In this April 21, 2017, file photo, Chinese structures and an airstrip on the man-made Subi Reef at the Spratly group of islands in the South China Sea are seen from a Philippine Air Force C-130.
CSIS AMTI via DigitalGlobe, File
Consistency in asserting rights crucial in Philippines' sea claim, says expert
Ryan Macasero (Philstar.com) - November 23, 2018 - 5:22pm

MANILA, Philippines — While the arbitral tribunal might not have enforcement powers to help the Philippines assert its rights in the South China Sea over China, its strength comes from "confirming or conferring" international legitimacy to actions of states.

Maria Ortuoste, associate professor at California State Universty, East Bay, and an analyst on international security and Southeast Asian maritime issues, told Philstar.com in an interview that asserting rights does not necessarily equate to waging war, as the administration has often viewed the ruling.

"Panelo's statements reflects a misunderstanding, hopefully not a willful one, of the value of international law," Ortuoste said.

Ortuoste was the head of research of the Center for International Relations and Strategic Studies of the [Philippine] Foreign Service Institute, before moving to the United States.

The US-based analyst was reacting to a November 20 statement where Panelo called the 2016 ruling "useless."

"Our position is the arbitral ruling says it is ours but, meanwhile, cannot be enforced," Panelo said during the press conference.

READ: South China Sea ruling useless 'as of now' — Palace

Ortuoste said that while it's probably a misunderstanding of Panelo's of international law, she hopes it is not a "willful one."

Panelo, who was named Duterte's spokesperson last October, is also Duterte's chief legal counsel.

The government has pursued an "appeasement policy" toward China, in hopes of wooing the Asian giant for investments and funding.

Panelo's statements are reflective of Duterte's previous statements on his outlook of the Philippines' chances in the maritime dispute, suggesting that his choices were limited to shelving the ruling indefinitely and provoking war.

Ortuoste highlighted that the strength of international courts comes from "confirming or conferring international legitimacy to particular actions." She said, "conversely the courts can declare certain actions as contrary to international law and also illegitimate."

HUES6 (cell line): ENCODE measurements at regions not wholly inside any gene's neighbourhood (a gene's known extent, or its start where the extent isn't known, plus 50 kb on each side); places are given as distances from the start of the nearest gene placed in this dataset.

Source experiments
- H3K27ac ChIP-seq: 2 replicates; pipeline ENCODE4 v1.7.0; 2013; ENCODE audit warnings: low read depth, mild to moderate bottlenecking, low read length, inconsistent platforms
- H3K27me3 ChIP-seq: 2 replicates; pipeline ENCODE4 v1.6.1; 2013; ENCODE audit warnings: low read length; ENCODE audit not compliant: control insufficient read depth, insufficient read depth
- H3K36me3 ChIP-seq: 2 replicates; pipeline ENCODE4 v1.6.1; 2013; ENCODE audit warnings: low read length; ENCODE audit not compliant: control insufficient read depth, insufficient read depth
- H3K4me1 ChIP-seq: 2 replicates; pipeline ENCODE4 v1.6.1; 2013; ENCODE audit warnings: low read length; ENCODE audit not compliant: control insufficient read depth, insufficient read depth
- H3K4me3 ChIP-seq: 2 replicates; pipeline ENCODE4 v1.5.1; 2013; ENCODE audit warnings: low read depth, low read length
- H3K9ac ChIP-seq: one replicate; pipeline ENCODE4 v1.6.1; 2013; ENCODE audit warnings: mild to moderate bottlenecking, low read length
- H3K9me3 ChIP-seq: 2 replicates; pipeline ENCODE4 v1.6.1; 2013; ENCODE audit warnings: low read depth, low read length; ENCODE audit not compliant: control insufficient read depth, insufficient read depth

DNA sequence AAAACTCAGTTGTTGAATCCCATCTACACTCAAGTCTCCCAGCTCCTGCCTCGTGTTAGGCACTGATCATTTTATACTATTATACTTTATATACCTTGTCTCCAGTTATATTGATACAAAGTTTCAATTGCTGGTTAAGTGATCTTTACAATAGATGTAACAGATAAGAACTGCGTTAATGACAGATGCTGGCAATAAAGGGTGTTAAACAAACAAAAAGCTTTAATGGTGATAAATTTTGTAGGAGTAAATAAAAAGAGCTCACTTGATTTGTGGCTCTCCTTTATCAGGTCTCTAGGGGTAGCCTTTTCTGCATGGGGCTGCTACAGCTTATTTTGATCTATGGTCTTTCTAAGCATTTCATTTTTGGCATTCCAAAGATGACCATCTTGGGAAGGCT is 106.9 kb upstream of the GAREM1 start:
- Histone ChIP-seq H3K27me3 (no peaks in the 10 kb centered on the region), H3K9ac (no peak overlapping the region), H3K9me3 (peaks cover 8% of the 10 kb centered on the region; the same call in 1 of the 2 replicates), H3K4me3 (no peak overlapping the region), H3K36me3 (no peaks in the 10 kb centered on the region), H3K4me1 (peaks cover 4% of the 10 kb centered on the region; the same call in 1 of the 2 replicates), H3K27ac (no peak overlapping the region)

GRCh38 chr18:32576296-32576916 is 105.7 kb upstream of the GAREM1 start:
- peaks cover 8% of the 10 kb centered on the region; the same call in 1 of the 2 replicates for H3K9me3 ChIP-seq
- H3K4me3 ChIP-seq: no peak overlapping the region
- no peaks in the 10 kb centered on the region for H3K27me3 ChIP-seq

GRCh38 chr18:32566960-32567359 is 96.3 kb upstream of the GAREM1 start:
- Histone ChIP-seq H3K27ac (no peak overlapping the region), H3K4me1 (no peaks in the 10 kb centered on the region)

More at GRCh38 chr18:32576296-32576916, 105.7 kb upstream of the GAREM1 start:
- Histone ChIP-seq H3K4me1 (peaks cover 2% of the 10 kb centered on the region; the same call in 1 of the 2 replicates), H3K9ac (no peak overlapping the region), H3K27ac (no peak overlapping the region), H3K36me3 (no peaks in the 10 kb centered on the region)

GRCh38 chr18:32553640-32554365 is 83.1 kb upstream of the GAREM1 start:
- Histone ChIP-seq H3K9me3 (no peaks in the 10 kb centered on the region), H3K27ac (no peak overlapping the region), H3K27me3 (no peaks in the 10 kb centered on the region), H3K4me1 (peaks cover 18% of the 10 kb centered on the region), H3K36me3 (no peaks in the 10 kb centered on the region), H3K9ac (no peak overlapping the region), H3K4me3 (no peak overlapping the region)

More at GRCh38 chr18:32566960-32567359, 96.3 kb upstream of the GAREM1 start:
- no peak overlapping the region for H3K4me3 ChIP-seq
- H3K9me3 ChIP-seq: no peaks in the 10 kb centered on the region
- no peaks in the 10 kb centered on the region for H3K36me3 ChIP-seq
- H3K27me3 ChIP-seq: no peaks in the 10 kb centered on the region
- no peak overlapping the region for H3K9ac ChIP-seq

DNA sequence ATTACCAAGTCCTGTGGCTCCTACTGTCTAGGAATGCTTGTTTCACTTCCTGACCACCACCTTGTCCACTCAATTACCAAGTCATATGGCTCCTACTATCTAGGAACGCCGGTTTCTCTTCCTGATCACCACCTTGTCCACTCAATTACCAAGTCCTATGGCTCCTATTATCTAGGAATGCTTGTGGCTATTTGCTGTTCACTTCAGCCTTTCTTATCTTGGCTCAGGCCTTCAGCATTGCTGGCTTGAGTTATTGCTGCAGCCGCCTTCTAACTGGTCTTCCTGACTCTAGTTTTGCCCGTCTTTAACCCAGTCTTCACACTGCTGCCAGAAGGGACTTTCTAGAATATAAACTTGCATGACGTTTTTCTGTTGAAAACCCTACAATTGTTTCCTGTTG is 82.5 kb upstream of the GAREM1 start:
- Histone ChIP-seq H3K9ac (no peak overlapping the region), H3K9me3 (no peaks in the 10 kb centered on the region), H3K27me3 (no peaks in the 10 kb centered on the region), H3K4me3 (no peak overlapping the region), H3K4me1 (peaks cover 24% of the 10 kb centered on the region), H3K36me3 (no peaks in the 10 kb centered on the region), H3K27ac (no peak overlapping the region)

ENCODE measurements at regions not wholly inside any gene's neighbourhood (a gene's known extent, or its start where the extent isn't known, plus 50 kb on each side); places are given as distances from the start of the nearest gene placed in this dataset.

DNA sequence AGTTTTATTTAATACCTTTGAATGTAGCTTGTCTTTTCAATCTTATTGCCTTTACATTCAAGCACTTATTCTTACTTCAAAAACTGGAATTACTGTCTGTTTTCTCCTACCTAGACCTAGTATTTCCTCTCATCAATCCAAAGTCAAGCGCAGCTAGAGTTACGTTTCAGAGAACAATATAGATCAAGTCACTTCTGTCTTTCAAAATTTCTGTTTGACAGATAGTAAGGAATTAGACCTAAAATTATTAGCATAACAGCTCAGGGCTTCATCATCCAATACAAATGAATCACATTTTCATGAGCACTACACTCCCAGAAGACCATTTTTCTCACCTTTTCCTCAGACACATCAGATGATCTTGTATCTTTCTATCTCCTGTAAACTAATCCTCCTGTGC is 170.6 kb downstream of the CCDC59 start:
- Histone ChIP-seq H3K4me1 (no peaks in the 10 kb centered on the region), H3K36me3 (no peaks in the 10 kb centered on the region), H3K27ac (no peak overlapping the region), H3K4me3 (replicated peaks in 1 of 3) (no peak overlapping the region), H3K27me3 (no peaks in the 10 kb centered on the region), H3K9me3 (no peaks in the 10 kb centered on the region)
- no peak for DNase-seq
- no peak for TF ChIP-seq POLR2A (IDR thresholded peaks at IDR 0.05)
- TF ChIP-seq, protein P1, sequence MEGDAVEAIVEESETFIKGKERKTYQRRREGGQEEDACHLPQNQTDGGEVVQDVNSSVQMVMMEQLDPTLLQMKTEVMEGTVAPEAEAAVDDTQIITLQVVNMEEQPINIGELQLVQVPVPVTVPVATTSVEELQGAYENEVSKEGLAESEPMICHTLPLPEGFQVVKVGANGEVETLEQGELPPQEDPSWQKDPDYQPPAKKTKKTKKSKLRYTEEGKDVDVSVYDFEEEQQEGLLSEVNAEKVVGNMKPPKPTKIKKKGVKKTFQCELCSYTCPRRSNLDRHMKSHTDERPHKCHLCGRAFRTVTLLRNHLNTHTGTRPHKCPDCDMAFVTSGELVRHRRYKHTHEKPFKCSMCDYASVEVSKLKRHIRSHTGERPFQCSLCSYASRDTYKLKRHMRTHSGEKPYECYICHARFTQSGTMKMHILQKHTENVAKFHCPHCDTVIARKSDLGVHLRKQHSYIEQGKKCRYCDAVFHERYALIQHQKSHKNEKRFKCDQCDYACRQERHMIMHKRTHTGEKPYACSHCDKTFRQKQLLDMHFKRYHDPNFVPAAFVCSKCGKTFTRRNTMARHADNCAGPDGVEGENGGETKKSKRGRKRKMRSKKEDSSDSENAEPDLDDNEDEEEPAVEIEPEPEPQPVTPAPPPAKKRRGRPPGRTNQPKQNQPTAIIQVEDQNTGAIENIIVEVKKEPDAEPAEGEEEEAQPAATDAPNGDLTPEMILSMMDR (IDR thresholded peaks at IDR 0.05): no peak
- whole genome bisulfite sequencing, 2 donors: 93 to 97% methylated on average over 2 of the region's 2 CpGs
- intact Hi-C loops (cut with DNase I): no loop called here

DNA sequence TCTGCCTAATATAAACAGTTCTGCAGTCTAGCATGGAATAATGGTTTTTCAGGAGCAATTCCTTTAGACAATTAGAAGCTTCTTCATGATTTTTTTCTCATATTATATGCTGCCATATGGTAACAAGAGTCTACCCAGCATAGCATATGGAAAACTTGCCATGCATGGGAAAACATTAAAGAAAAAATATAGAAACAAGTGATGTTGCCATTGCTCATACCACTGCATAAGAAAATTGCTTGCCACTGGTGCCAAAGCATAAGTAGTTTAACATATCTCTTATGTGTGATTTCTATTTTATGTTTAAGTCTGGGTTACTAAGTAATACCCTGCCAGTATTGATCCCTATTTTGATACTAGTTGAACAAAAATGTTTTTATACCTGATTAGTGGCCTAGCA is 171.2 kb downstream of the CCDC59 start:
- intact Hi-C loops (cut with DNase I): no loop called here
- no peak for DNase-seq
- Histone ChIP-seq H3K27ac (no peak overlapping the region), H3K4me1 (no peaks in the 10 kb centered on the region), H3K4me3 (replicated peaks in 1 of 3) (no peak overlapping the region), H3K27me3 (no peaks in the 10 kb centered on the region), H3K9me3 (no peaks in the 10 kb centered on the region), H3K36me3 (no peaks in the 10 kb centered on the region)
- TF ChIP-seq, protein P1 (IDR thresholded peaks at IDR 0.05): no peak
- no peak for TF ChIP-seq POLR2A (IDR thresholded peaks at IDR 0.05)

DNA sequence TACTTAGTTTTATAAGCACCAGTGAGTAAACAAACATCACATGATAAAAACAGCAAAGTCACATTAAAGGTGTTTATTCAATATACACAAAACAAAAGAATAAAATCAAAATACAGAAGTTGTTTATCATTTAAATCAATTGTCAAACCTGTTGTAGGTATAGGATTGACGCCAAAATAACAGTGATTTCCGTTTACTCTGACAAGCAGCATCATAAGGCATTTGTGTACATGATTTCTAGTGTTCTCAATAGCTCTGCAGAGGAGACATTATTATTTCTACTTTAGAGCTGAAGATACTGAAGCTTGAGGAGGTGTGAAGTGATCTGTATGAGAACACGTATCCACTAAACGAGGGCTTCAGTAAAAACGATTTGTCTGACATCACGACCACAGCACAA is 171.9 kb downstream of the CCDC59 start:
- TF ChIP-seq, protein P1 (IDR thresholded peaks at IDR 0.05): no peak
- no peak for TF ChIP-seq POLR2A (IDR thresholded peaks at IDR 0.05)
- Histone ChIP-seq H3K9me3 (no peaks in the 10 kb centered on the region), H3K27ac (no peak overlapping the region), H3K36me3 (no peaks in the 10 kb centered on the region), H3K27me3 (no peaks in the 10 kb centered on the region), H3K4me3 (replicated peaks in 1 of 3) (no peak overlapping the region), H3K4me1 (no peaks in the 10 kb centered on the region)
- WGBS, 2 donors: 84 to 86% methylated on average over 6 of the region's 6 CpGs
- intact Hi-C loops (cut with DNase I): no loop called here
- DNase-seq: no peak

While Duterte cites the Philippines' military weaknesss as a reason not to assert the 2016 ruling, Ortuoste said that the country "can have the law on their side. And that is extremely important."

This is similar to Supreme Court Justice Antonio Carpio's position, who critized those who equate asserting rights over West Philippine Sea to waging war, calling it a "false option."

Ortuoste said: "Electing not to build on the Philippines’ legal gains, means that it would be more difficult for allies or would-be allies to take the Philippines’ side in a conflict.  Why? Almost all states do not want to be seen as aggressors, but rather as defenders; of not engaging in wars of aggression but only in just wars"

Similarly, Greg Poling, director of the Washington D.C.-based Asia Maritime Transparency Initiative, pointed out in a series of tweets that "most countries were ready to pressure China on teh ruling until the Duterte government basically told them not to worry about it.

READ: For South China Sea observers, 'useless' Hague ruling view is baseless

"The government’s current approach not only shows a lack of understanding of international law but also a very narrow conceptualization of international relations," Ortuoste said. She emphasized that international relations is "not always a zero-sum game."

She added, "it doesn’t mean that even if there are disputes with China that there cannot be trade or investments."

While former foreign affairs secretary Alan Peter Cayetano claimed—but failed to disclose—that the Philippines has been filing "silent protests" against China every time there is an incident in the Philippines' exclusive economic zones via note verbales, Ortuoste says the Philippines has lost momentum by not pursuing a more assertive diplomatic action.

She said that the "onus is on the Philippine government [to have] vision, hard work, patience, a dash of Machiavelli and preparedness."  

But she said, "sadly, except for a few officials, all of those are lacking when it comes to the tribunal’s decision. The Philippines lost so much momentum and cache of international approval that I do not think it can recover. The government wasted its one best, hard-won, card."

Related video:

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